Want to know why most writers are unsuccessful at marketing their books?
It’s because they consistently violate the cardinal rule of selling: Your success in selling anything is directly related to the amount of value you give your customers.
What’s valuable to your potential readers is the same as what’s valuable to everybody, including memorable experiences, positive feelings, connection, usefulness, inspiration, and so on.
Consider the artists, musicians, writers and companies you truly enjoy. When you do business with them, is it simply an emotionless transaction? Or is there something more profound, something greater that your association with them gives you?
Here’s a prime example: Jimmy Buffett hasn’t had a hit record in more than 30 years. But his shows consistently sell out huge venues. He’s built an empire of eateries, music venues and products (even his own tequila brand) under the Margaritaville umbrella and he’s an icon to millions of fans.
How did he make that happen? By giving his fans massive value. And by building a tribe to keep the connection growing.
When his tribe (fans known as Parrotheads) assemble, people who may have had a tough week in the workplace get to put on Hawaiian shirts and silly hats and pretend that they’re on a beach somewhere. They feel connection with each other and they feel connection to the artist.
Between shows, the value continues. Videos, social media, blog posts, books, emails — they all reinforce the common bond that draws his fans together.
Where’s your value?
Now consider how most authors market their books.
Most authors don’t even think about marketing until they release their book. Then they flail around, hoping to get some attention.
If you ask one such author, “What value are you giving potential readers?” they’d likely say “The value is in how good my book is!”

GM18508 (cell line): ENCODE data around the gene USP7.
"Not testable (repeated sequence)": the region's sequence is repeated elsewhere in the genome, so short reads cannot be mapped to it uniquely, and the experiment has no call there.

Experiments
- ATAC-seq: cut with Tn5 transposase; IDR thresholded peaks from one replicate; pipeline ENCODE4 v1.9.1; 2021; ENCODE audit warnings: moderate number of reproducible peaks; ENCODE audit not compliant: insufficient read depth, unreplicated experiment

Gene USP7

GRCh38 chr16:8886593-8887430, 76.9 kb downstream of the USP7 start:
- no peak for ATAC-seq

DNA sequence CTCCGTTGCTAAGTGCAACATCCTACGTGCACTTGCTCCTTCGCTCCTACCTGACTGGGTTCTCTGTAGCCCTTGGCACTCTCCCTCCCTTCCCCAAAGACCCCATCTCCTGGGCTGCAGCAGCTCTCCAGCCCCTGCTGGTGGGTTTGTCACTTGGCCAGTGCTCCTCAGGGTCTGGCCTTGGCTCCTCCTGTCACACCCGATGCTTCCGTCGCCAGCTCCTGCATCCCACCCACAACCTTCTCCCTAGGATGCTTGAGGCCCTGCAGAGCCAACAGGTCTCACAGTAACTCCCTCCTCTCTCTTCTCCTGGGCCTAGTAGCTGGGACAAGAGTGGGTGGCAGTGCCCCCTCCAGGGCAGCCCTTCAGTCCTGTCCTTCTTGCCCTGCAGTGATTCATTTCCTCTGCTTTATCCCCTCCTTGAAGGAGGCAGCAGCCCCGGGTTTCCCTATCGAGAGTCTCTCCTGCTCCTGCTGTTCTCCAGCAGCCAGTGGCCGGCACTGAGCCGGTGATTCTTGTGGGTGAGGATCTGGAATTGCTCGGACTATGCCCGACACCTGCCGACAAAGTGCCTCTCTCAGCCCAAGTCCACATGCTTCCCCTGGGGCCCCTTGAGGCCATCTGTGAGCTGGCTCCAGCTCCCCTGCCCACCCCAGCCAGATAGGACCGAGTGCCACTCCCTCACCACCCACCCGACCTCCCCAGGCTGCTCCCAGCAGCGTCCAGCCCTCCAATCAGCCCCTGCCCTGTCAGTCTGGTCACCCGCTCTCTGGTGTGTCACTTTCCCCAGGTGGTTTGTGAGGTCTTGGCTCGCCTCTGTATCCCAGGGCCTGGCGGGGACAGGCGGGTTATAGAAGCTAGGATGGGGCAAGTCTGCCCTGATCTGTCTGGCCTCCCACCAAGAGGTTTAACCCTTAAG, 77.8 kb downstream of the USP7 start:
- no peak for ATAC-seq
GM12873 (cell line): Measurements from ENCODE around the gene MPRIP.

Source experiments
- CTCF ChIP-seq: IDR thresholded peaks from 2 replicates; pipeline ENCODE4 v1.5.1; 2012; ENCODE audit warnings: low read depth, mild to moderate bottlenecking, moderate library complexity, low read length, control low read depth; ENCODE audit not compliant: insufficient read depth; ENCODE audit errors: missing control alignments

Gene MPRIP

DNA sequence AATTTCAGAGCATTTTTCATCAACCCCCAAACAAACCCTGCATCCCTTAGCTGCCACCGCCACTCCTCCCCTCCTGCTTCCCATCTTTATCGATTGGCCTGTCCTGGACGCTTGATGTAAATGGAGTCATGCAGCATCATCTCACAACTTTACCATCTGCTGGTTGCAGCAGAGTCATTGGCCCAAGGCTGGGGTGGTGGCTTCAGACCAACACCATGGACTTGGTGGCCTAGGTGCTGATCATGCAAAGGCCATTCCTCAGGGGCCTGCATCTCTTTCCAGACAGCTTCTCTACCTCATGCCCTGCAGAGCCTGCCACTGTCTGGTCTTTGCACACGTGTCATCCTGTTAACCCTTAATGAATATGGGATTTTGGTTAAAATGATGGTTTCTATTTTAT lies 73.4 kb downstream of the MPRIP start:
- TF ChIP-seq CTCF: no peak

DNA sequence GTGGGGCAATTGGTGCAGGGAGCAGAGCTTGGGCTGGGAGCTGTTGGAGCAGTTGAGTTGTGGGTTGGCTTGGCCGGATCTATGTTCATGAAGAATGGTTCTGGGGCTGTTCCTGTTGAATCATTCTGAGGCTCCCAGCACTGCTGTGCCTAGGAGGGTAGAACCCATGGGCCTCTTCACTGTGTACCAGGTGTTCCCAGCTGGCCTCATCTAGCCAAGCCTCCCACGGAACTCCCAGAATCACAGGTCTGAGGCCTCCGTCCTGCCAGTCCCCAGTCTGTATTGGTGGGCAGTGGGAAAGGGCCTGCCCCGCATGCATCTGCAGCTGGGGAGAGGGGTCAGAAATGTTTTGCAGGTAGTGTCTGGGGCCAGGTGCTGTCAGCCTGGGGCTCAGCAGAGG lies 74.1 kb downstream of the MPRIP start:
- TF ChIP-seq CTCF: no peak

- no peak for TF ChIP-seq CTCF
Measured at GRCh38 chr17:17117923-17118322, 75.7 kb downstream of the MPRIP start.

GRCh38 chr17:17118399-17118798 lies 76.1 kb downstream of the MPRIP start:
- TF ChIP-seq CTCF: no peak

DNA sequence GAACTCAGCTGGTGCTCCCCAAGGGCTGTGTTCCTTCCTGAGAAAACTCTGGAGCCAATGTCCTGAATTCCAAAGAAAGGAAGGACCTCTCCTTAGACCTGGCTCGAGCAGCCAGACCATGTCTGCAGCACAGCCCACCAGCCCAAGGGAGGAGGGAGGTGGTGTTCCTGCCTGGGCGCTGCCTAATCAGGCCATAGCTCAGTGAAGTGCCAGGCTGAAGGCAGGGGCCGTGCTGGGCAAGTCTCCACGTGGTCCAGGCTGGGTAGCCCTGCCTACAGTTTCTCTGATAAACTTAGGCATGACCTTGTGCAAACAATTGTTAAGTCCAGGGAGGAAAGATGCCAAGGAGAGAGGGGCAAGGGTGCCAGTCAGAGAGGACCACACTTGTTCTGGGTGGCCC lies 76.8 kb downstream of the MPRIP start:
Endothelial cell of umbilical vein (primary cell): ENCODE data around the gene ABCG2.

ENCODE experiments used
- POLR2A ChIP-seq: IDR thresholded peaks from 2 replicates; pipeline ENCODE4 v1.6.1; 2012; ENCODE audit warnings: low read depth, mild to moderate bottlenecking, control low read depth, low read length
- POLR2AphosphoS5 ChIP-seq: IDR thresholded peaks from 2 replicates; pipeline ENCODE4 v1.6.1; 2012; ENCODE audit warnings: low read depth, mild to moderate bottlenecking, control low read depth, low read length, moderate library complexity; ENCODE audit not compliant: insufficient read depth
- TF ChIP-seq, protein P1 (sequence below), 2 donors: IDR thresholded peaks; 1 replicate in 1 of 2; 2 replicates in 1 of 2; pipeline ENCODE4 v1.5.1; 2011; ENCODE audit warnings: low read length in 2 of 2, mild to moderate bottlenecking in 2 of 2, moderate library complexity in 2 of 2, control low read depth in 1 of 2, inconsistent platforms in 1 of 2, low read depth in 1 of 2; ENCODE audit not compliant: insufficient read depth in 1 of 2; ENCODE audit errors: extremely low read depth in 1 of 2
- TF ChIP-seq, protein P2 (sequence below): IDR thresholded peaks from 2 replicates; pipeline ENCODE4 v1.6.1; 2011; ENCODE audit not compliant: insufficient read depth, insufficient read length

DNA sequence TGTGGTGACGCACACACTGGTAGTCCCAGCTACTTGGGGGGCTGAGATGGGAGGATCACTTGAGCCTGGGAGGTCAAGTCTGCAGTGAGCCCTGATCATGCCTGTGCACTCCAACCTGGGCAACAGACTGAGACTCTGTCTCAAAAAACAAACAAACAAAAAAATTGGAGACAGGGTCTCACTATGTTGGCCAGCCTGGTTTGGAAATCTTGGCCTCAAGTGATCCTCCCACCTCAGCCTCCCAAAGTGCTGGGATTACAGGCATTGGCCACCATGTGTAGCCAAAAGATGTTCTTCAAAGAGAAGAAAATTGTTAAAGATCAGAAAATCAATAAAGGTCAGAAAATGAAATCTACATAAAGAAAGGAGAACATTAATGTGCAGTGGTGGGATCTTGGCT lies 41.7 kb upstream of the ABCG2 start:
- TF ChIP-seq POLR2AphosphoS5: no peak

Well, that’s nice. But no one has read your book yet. You’ve actually provided zero value. No wonder you aren’t selling books!
Now, let’s examine another scenario.
The same writer — a community based around a shared interest, belief or outlook — and showers them with value: fun stories, memorable quotes, small gifts, a platform for tribe members to share their feelings and experiences, a place for likeminded folks to meet each other, and so on.
Then the author releases her book.
And what happens?
Her tribe repays the value she’s provided them many times over. They are rooting for her. They are excited for her. They buy her book and go on a mission to share the book with others.
And remember, the biggest of tribes start small. Don’t be intimidated if you don’t have a large following yet.
A dose of book-marketing reality
I’m going to be very direct here, so my apologies if this rubs you the wrong way, but no one cares about you and your book. At least not right now.
You need to make them care. And you can’t do that if you spend all day plastering your book’s Amazon link all over Twitter and Facebook expecting people to buy it. And you can’t do that by starting a blog and then posting one article a year.
The way to make them care is to give real value before you even talk about your book. If you can get someone to say “Wow, I’m really happy this person is in my life,” you’ve officially reached a status few writers ever attain.
So right now, you need to ask yourself this very important question about your current marketing efforts: Are you giving prospective readers any value, or are you just pushing your book in their direction hoping they’ll buy it?
If you’re doing the latter, you need to stop right now, and ask “Who is my potential reader? What does he or she care about? How can I introduce myself by giving value, nurture our relationship by giving value and then lead them to the ultimate value I have to offer them: my book?”
How to create value before you release your book
To get moving in the right direction to create value for your readers, ponder these questions:
- Who is my ideal prospective reader? Male or female? How old? Where does he or she live?
- What are some things that my ideal reader and I have in common? Do we care about similar issues? Do we see the world in a certain unique way?
- What kind of things get my ideal reader excited? Social connection? Information about a particular passion? Reinforcement of their worldview and beliefs?
- If I were to meet my ideal reader at a cocktail party, what would I talk to him or her about before I even mention that I’ve written a book they would enjoy?
The goal of this exercise is to form a human connection with your prospective readers before you attempt to sell them anything.
Do this and your marketing efforts will not only be more successful — they’ll also be far more enjoyable and energizing for you. That’s because you’d have moved beyond the realm of “selling something” and into the much more pleasurable experience of adding value to people’s lives.
The bottom line? If you can make someone feel grateful you’ve entered their life before they even read your book, you’ve got much more than a customer. You’ve got a fan.
And when you’ve got fans, you’ve got a career.
What’s worked for you when it comes to marketing your books?